Patients with the following conditions will be admitted:

  1. Sternal fractures
  2. Any 1st, 2nd or 3rd rib fractures
  3. More than 1 rib fracture in any region (We might not admit an otherwise t and healthy patient on the basis of a single rib fracture)
  4. Pulmonary contusion
  5. Subcutaneous emphysema
  6. Traumatic asphyxia
  7. Flail segment
  8. Chest trauma associated with an arrhythmia or other evidence of myocardial injury.

Co-morbid (e.g. CORD, warfarin etc.) and elderly patients may be admitted following any chest trauma.

Patients with chest injuries are admitted under general surgery unless they require admission for another injury requiring surgery i.e. orthopaedic/neurosurgical. They can be referred to the Trauma Service for continuing care as a ward referral. Chest injury patients should not be admitted under medical service due to pain service availability and differing nursing skills. All should receive supplemental oxygen as needed, chest physiotherapy, and adequate analgesia. Consultation with the Pain Service on the day following injury should be considered.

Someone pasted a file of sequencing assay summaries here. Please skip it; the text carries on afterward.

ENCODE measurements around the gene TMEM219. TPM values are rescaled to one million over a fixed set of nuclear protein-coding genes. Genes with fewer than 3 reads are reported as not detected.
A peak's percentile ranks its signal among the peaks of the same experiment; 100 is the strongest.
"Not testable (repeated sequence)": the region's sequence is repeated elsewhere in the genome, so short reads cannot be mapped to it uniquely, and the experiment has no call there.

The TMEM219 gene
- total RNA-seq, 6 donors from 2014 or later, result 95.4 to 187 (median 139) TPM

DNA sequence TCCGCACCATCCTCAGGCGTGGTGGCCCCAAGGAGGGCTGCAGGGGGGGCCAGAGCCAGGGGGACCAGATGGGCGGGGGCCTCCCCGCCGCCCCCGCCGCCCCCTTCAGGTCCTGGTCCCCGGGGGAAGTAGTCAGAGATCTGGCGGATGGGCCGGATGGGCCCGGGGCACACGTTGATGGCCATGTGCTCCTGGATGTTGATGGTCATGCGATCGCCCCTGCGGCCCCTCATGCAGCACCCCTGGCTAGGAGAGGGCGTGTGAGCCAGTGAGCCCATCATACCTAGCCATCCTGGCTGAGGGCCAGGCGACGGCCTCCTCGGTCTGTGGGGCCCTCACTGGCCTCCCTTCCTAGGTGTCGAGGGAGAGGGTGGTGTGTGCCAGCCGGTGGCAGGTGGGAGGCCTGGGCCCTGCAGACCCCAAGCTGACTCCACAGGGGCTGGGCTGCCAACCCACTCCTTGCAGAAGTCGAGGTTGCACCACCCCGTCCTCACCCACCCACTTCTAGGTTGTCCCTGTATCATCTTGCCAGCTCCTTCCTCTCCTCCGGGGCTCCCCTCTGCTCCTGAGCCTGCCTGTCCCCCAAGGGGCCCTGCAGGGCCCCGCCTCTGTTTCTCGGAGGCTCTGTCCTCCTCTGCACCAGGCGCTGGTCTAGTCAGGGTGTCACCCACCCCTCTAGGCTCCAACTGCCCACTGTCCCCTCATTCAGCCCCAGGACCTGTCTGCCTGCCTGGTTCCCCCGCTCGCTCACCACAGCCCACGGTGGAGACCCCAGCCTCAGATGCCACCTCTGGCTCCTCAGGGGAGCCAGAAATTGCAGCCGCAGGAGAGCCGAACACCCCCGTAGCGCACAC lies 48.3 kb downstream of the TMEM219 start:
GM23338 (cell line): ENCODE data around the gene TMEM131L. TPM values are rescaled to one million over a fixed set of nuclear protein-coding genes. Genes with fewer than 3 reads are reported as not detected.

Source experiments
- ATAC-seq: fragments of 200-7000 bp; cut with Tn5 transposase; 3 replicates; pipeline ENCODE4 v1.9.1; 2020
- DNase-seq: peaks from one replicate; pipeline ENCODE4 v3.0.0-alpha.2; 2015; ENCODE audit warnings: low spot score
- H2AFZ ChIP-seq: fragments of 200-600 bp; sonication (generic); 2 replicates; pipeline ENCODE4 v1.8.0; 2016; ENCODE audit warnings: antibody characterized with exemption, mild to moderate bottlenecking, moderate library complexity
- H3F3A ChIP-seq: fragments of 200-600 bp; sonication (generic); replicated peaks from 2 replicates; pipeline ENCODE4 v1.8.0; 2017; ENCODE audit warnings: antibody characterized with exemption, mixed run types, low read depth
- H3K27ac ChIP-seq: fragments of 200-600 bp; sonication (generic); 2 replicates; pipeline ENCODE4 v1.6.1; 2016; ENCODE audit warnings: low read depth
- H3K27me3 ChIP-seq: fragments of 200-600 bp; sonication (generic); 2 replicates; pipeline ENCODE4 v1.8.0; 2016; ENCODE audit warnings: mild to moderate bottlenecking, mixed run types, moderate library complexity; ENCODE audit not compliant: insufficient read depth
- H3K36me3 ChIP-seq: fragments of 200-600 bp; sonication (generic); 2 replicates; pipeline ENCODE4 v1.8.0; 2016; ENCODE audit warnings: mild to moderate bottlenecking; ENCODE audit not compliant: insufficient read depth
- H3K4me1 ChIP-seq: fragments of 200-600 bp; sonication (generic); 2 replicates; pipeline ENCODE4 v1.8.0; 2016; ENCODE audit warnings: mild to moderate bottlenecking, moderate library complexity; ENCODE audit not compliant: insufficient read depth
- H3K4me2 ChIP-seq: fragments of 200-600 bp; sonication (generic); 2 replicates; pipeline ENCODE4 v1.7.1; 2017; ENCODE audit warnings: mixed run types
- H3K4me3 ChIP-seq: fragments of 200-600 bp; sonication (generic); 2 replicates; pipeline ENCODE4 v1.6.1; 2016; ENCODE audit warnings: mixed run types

Indications for tube thoracostomy

Tube thoracostomy (chest tube insertion) is indicated in the following circumstances.

  1. Haemothorax on chest x-ray
  2. Signi cant pneumothorax (>20% loss of diameter on chest x-ray)
  3. Severe lung injury or any pneumothorax, no matter how small on chest x-ray, in a patient who is to be transported by ground or air, or is to undergo GA or positive pressure ventilation
  4. As a diagnostic / therapeutic procedure in the unstable multi-trauma patient with suspected internal haemorrhage into the chest